The government intends to activate a mechanism giving the finance ministry services access to data on deposits abroad by Greek citizens, finance minister Evangelos Venizelos said in parliament on Friday, replying to a current question by main opposition New Democracy (ND) MP Gerassimos Yiakoumatos on overseas bank accounts and inspection of "source of wealth" statements.
Venizelos warned that the finance ministry was in a position, following the abolition of the confidentiality of bank accounts, to be informed of money transfers abroad, and will summon those depositors to declare their data.
At the same time, the ministry is also in a position to proceed with cross-checks of interest paid on deposits abroad but also from the use of credit cards in banks abroad.
"This is an opportunity for everyone who thinks they may have a discrepancy with the tax authorities to come and submit that information, because the data is accessible to the finance ministry and inspections will be conducted," he warned, stressing that fulfillment of one's tax obligations but also support of the Greek banking system -- not for the banks and businessmen, but in a way that will be to the benefit of the citizens -- is an elementary patriotic duty.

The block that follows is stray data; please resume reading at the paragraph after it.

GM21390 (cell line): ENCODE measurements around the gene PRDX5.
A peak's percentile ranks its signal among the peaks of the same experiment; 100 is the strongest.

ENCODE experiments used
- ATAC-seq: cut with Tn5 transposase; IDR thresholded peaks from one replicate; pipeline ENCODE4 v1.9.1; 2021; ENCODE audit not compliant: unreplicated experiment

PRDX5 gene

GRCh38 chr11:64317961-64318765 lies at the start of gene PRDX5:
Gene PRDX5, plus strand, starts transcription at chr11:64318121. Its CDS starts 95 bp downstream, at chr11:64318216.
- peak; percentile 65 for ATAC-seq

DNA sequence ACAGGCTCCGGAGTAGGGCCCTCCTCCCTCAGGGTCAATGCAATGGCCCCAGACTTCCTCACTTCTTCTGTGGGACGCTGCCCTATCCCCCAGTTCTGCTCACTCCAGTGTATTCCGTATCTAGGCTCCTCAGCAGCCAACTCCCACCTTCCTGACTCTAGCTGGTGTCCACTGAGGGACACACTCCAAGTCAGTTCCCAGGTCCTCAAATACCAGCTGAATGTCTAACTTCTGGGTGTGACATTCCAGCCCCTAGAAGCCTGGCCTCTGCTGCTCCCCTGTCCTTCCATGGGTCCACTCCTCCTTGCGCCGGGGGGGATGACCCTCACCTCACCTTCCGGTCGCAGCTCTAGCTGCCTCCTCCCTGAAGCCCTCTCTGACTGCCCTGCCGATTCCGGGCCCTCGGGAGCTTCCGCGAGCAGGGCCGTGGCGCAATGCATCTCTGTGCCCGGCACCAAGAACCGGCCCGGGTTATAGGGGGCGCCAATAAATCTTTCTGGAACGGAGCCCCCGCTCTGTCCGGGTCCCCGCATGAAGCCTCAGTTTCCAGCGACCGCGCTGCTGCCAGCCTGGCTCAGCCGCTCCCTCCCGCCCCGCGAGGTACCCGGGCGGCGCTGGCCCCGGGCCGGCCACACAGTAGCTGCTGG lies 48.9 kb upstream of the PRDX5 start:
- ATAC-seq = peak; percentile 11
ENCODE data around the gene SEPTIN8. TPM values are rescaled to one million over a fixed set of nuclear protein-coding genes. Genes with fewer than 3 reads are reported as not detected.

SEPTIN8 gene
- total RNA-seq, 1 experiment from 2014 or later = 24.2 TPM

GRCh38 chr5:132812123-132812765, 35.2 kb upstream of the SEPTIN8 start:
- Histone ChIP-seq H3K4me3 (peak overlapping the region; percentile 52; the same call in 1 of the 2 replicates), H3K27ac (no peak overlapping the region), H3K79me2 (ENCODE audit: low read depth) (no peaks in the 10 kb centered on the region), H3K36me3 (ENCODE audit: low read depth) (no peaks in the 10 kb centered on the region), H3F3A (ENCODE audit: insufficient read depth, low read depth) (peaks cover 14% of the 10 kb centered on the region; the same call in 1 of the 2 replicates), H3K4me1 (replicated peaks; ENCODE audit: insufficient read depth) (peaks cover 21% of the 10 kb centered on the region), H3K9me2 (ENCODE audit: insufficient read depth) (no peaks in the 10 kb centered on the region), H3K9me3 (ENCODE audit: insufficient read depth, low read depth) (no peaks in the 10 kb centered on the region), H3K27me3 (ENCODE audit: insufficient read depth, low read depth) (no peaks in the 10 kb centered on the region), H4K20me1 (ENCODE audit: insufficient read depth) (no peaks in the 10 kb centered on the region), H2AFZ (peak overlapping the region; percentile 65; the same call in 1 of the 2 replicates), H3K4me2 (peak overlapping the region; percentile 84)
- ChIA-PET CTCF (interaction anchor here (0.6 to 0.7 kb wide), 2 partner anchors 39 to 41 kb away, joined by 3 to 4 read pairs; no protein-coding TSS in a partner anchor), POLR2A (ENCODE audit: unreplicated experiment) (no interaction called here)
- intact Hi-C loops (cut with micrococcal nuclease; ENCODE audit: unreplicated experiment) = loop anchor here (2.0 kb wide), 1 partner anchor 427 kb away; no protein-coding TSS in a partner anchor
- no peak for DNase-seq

Venizelos also took the opportunity to announce that the finance ministry has succeeded in clearing up the "mountain" of overdue debts to the state, that amount to 42 billion euros.
Of that amount, 37 billion euros are owed by 14,000 physical and legal entities. the number of which, after clearance (deceased, etc.), total 10,000. The remaining 4 billion euros (of the 42 billion total) are owed by 890,000 taxpayers. The ministry will focus the inspection on the 10,000 entities that account for the major volume of the overdue debts, the minister explained.